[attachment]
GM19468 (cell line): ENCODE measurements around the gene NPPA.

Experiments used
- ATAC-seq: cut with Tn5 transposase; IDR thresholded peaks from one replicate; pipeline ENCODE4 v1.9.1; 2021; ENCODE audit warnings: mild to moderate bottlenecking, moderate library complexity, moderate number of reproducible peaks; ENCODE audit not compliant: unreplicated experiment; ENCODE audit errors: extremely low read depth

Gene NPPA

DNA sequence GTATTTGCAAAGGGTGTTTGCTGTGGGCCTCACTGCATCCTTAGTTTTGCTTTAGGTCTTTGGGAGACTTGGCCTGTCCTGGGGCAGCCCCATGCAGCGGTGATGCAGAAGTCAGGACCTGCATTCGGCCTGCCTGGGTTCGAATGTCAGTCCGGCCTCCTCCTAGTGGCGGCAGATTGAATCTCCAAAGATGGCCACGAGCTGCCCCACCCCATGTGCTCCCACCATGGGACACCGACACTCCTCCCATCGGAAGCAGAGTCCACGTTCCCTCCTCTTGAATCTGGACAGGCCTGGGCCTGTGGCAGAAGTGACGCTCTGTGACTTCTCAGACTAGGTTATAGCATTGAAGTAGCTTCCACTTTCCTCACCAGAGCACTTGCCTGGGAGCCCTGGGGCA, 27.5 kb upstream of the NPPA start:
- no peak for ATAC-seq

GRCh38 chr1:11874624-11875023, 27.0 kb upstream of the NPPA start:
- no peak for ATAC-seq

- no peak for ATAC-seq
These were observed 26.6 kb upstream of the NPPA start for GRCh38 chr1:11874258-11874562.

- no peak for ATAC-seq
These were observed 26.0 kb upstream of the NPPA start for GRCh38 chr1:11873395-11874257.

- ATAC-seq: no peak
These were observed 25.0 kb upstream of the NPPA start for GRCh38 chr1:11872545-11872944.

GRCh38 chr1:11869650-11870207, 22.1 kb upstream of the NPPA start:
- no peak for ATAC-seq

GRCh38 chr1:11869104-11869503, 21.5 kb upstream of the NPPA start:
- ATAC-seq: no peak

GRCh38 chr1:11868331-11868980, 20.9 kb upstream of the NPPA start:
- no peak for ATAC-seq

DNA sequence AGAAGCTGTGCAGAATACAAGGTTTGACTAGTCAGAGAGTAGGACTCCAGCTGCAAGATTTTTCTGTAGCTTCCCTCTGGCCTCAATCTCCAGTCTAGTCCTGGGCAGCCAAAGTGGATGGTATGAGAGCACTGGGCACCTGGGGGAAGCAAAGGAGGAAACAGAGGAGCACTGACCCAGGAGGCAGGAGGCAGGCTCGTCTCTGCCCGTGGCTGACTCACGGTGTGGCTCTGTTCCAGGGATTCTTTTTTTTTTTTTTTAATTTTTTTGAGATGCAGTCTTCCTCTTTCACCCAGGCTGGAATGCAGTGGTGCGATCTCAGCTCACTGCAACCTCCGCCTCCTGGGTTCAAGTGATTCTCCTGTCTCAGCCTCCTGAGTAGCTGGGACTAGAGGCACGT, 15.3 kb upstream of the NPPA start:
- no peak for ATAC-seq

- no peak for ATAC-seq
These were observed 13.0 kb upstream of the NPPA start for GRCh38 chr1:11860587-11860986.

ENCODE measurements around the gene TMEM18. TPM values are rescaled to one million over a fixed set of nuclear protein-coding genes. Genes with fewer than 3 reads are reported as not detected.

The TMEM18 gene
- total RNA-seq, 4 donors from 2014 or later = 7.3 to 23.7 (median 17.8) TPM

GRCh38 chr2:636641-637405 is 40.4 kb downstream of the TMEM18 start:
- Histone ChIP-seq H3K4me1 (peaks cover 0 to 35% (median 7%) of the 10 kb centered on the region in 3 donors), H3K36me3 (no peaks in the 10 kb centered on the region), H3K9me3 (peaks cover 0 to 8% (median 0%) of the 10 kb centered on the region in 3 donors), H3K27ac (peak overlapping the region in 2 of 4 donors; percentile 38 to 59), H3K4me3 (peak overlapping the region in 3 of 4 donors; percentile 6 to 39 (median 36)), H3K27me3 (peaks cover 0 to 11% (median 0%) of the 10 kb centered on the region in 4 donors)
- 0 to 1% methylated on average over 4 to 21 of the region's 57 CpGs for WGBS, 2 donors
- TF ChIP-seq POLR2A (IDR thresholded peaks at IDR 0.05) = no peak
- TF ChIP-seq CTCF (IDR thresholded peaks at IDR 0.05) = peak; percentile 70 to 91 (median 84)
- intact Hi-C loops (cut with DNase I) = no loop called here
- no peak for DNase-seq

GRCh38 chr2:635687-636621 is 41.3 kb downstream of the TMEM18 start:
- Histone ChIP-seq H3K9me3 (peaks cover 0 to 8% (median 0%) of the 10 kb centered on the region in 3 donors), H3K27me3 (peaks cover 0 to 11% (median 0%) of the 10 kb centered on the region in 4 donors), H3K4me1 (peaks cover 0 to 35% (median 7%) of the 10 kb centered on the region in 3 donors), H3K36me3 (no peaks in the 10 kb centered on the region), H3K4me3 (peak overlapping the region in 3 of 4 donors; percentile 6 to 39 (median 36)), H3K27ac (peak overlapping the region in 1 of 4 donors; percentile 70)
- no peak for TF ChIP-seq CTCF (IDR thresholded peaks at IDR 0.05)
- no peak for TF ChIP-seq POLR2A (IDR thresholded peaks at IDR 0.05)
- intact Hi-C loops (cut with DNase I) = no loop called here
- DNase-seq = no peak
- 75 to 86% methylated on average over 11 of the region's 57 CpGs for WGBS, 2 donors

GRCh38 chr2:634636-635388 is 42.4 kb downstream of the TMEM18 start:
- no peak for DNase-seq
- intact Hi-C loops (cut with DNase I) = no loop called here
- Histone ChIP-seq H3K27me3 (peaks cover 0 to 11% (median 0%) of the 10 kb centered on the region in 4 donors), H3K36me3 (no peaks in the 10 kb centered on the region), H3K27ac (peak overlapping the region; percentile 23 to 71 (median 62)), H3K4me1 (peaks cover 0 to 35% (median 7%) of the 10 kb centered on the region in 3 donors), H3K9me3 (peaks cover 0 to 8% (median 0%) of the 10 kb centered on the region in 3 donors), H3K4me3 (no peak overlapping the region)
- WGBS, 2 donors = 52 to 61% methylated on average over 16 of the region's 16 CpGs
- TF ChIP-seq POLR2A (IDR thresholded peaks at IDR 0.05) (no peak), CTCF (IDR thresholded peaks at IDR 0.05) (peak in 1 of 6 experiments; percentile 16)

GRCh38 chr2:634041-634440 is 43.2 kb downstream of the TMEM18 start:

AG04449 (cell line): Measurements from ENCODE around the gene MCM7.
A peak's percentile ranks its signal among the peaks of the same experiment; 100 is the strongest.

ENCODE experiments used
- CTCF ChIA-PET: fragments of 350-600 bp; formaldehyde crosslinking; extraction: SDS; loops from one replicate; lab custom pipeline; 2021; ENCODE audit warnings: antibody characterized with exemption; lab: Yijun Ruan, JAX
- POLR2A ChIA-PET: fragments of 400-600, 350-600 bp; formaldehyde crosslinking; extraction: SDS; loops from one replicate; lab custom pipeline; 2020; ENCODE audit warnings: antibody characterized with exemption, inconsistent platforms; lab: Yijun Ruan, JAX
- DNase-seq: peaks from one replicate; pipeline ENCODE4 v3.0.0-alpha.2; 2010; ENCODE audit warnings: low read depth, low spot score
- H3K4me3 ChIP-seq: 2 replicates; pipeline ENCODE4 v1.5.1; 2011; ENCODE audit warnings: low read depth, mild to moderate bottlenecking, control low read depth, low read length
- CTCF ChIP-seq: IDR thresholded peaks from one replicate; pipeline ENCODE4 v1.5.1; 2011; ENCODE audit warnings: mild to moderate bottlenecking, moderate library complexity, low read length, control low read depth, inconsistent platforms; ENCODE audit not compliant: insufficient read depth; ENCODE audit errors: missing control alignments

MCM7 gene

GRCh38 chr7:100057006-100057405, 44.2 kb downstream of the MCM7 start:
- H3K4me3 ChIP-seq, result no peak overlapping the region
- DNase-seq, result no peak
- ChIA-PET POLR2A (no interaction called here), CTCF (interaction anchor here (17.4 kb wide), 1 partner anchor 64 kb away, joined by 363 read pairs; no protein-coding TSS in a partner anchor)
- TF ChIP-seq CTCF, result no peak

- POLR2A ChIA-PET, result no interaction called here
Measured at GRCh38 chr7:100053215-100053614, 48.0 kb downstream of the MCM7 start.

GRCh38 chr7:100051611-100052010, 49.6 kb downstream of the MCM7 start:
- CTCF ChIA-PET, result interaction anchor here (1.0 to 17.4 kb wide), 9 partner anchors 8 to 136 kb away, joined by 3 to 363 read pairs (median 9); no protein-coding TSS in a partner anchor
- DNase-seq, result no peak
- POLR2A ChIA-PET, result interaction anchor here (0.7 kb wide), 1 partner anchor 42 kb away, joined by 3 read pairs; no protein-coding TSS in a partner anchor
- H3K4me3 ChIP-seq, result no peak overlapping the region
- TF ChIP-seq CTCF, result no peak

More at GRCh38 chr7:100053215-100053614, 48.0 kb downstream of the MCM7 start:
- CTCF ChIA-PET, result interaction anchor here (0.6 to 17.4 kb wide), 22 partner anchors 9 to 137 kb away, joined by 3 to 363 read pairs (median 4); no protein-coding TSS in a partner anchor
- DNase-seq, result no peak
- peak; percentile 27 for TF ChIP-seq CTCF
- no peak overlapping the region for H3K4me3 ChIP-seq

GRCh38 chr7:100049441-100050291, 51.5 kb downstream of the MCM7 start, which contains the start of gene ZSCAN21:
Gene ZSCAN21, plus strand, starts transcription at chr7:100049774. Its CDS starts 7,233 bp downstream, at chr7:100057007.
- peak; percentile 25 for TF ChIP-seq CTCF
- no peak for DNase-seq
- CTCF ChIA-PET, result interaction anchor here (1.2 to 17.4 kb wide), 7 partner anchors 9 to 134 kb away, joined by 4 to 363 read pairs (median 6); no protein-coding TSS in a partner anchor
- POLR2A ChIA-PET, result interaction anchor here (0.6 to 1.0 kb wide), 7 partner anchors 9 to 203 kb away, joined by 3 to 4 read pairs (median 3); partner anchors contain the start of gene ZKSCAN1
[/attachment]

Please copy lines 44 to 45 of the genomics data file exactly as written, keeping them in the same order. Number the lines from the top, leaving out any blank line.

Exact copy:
- intact Hi-C loops (cut with DNase I) = no loop called here
- Histone ChIP-seq H3K27me3 (peaks cover 0 to 11% (median 0%) of the 10 kb centered on the region in 4 donors), H3K36me3 (no peaks in the 10 kb centered on the region), H3K27ac (peak overlapping the region; percentile 23 to 71 (median 62)), H3K4me1 (peaks cover 0 to 35% (median 7%) of the 10 kb centered on the region in 3 donors), H3K9me3 (peaks cover 0 to 8% (median 0%) of the 10 kb centered on the region in 3 donors), H3K4me3 (no peak overlapping the region)